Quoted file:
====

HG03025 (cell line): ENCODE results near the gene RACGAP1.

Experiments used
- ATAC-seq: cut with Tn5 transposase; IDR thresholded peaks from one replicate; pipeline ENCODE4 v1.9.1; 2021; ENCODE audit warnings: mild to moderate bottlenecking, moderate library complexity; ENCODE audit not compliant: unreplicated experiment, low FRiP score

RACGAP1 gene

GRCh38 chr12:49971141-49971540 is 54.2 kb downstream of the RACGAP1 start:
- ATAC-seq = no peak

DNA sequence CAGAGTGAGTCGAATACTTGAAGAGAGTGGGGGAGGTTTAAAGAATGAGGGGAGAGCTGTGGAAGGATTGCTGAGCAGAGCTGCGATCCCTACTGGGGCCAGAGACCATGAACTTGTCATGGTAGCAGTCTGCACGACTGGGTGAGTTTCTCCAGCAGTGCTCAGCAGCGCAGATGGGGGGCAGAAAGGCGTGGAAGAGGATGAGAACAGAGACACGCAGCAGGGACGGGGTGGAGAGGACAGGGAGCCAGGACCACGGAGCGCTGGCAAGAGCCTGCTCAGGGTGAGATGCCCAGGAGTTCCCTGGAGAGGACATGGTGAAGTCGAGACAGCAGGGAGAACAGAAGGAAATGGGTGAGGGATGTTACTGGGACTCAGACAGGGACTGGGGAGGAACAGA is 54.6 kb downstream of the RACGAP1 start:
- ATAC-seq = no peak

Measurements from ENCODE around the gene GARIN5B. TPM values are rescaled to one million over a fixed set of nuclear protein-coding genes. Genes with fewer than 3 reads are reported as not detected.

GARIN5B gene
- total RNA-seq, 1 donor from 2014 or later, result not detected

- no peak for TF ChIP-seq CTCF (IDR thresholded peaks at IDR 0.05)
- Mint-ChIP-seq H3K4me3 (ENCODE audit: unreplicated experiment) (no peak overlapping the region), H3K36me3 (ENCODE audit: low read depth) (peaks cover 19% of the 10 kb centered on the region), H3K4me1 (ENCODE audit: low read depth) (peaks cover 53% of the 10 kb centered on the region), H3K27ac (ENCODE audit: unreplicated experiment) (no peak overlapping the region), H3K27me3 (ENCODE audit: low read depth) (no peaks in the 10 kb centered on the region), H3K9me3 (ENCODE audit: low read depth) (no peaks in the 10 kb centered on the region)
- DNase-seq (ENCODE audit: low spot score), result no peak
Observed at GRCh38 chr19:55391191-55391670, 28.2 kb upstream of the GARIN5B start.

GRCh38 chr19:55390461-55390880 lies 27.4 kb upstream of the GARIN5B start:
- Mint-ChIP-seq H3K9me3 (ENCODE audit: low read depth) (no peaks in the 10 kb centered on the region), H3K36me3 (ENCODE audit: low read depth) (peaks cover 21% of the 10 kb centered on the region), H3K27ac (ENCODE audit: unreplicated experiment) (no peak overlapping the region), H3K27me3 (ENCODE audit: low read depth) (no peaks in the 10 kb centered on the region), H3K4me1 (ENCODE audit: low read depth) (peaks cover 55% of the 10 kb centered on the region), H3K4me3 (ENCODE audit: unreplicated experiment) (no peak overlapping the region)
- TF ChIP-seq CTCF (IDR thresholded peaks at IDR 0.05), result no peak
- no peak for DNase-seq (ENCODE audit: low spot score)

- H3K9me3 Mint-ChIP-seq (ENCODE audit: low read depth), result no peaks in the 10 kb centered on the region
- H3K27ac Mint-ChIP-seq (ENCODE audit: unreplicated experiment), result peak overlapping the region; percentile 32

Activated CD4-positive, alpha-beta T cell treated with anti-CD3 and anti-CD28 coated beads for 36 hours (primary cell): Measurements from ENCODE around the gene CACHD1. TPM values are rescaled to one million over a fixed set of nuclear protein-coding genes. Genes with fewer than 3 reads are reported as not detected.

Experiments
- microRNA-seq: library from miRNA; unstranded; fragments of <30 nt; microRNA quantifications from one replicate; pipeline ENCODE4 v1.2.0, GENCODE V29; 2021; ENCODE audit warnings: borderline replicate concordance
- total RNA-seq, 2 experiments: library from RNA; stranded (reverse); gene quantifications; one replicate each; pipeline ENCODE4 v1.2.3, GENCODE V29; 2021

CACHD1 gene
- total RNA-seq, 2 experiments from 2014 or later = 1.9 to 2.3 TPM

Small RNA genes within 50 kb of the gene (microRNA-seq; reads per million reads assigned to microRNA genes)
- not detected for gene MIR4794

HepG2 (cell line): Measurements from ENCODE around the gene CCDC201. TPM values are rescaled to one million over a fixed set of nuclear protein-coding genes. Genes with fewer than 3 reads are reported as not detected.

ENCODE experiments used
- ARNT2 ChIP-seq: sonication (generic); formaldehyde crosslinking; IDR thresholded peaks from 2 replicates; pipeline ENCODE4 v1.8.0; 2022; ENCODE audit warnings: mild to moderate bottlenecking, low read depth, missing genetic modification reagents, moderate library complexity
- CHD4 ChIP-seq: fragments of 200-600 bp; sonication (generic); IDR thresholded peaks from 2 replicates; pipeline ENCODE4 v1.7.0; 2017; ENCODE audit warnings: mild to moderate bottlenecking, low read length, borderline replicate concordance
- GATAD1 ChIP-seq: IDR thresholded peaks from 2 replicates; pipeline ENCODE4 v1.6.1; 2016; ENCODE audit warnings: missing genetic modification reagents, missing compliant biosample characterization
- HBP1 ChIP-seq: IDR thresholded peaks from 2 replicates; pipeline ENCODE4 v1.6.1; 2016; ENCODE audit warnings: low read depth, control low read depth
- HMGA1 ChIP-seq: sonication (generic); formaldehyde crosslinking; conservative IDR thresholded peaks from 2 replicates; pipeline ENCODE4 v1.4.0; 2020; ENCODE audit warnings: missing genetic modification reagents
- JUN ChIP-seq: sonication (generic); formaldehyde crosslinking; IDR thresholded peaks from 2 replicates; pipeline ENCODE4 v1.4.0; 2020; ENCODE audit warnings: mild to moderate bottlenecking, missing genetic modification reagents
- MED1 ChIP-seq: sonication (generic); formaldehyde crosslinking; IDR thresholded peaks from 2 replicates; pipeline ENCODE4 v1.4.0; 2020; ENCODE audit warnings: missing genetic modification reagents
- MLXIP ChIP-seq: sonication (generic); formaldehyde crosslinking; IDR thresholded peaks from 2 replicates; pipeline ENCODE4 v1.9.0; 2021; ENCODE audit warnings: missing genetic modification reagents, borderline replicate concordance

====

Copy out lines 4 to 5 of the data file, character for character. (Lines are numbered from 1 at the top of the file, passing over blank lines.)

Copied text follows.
RACGAP1 gene

GRCh38 chr12:49971141-49971540 is 54.2 kb downstream of the RACGAP1 start: